Note: These instructions are for when the camera is plugged into a router on the external network, as opposed to a switch on the internal network. Not ideal, but this was necessary due to this aforementioned problem.

  1. Install motion wrapper (if it is not installed already). In web admin (type "" in a browser of your choice), click "Show devices tree" (very bottom of left-hand pane), click on "CORE" and then "Create Child Device". Then press the "Pick device template" button, which will open a new window. Under "Device Template", select "Motion Wrapper" and press the "Pick device template" button.
  2. Plug in your camera (remember I plug my Foscams into the external router). In your router admin page (accessed via in my case) find out what IP was assigned. Type this IP into your browser and have a look through the options. Set the username and password. I also set a static IP just in case it tries to change itself. I also specified the camera's IP on my router so that no other device could take it (belt and braces).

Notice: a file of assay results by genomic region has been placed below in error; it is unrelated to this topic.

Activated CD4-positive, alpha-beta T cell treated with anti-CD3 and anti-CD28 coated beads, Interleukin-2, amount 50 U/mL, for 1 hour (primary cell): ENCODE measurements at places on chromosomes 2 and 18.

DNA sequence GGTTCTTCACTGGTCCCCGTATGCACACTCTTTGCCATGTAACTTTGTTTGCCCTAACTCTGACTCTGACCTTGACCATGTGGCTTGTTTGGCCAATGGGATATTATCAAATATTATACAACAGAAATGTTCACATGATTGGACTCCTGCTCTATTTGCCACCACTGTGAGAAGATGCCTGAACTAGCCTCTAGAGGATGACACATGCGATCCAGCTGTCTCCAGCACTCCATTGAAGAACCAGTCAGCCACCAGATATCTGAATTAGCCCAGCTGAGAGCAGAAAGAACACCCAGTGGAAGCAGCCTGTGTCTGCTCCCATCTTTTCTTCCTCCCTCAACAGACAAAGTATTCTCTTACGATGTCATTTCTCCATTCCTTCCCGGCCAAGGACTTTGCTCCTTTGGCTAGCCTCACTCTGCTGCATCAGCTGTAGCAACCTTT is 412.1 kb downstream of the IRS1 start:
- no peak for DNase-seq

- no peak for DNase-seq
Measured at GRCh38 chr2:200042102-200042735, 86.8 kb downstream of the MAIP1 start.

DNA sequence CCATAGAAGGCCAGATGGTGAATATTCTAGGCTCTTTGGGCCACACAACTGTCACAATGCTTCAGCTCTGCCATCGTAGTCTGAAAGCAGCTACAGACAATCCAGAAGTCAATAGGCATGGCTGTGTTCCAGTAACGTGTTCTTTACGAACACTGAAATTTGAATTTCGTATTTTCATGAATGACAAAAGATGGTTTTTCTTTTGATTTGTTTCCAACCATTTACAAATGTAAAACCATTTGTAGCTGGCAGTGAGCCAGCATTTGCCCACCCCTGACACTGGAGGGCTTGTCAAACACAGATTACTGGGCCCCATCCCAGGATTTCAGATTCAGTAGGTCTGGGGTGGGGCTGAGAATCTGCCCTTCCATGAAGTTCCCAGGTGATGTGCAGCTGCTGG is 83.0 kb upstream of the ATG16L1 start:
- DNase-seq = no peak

3. In LMCE web admin (type "" into a browser), go to Wizard -> Devices -> Surveillance Cameras. Click the "Add Device" button at the bottom of the page. This will open a new window.
  4. In the window that just opened, pick "Generic Motion IP Camera" from the dropdown menu in the "Device Template" section. Press the "Pick device template" button.
  5. Find the new camera in Wizard -> Devices -> Surveillance Cameras. Change the description to something more obvious if you so wish and select a room.